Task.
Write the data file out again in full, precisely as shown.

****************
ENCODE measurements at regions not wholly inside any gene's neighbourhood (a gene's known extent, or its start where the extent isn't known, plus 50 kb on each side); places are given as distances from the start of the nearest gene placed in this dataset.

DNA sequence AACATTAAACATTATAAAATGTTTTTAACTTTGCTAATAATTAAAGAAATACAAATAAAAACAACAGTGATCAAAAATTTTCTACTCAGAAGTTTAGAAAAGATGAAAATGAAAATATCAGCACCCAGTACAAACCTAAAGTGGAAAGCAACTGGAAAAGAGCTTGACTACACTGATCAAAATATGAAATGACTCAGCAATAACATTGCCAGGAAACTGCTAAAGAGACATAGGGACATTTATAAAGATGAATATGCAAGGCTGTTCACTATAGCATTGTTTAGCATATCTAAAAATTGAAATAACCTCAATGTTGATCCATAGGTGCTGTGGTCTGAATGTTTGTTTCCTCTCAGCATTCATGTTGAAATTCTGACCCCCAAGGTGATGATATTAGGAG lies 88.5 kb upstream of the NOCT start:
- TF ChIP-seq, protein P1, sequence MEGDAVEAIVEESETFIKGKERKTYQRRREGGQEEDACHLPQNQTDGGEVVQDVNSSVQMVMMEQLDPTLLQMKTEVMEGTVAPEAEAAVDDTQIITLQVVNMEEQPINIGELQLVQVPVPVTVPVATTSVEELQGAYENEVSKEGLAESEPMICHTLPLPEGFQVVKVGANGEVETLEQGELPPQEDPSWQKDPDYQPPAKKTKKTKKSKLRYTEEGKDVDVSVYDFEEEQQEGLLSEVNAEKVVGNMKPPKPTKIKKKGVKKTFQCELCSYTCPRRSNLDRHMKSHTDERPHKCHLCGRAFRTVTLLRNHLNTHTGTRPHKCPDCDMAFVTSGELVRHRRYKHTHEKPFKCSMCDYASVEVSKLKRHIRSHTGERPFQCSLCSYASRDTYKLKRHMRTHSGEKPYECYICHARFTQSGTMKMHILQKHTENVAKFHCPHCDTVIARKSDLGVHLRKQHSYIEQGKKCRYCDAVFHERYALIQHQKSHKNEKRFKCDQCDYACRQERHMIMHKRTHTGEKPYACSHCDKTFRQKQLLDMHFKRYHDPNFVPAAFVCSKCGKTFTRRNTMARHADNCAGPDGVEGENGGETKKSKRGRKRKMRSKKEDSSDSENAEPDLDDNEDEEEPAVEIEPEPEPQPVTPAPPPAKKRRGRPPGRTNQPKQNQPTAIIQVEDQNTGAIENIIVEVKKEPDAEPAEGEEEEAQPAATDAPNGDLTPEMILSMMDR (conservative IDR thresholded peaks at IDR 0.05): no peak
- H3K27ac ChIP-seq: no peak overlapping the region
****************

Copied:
ENCODE measurements at regions not wholly inside any gene's neighbourhood (a gene's known extent, or its start where the extent isn't known, plus 50 kb on each side); places are given as distances from the start of the nearest gene placed in this dataset.

DNA sequence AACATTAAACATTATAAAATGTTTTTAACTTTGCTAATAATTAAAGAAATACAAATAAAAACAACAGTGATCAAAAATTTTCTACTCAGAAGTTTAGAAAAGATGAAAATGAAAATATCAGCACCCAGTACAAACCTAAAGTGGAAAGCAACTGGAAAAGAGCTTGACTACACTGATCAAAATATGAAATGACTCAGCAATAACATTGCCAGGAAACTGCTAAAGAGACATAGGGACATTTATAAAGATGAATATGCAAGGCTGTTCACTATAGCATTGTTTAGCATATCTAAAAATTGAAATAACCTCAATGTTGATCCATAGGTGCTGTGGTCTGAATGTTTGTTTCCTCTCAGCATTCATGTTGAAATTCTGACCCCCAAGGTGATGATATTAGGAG lies 88.5 kb upstream of the NOCT start:
- TF ChIP-seq, protein P1, sequence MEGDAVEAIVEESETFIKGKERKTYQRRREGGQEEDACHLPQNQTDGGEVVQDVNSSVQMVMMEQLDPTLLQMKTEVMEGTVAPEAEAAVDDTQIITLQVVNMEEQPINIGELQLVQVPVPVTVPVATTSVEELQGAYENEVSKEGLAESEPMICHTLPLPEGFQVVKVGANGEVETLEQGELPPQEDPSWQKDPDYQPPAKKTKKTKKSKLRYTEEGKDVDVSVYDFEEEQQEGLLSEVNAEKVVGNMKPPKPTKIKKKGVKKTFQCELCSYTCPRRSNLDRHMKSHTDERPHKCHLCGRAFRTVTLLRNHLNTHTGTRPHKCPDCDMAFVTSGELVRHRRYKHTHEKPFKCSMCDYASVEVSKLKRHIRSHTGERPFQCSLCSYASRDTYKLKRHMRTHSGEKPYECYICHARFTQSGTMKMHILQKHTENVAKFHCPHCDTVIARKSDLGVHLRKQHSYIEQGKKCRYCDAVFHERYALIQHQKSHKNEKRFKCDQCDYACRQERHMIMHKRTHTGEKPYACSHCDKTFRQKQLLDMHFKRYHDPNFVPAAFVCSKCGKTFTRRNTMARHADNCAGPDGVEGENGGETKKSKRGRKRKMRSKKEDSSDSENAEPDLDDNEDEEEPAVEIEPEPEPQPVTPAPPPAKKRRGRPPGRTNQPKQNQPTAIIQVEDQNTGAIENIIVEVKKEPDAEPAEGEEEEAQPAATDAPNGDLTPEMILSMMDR (conservative IDR thresholded peaks at IDR 0.05): no peak
- H3K27ac ChIP-seq: no peak overlapping the region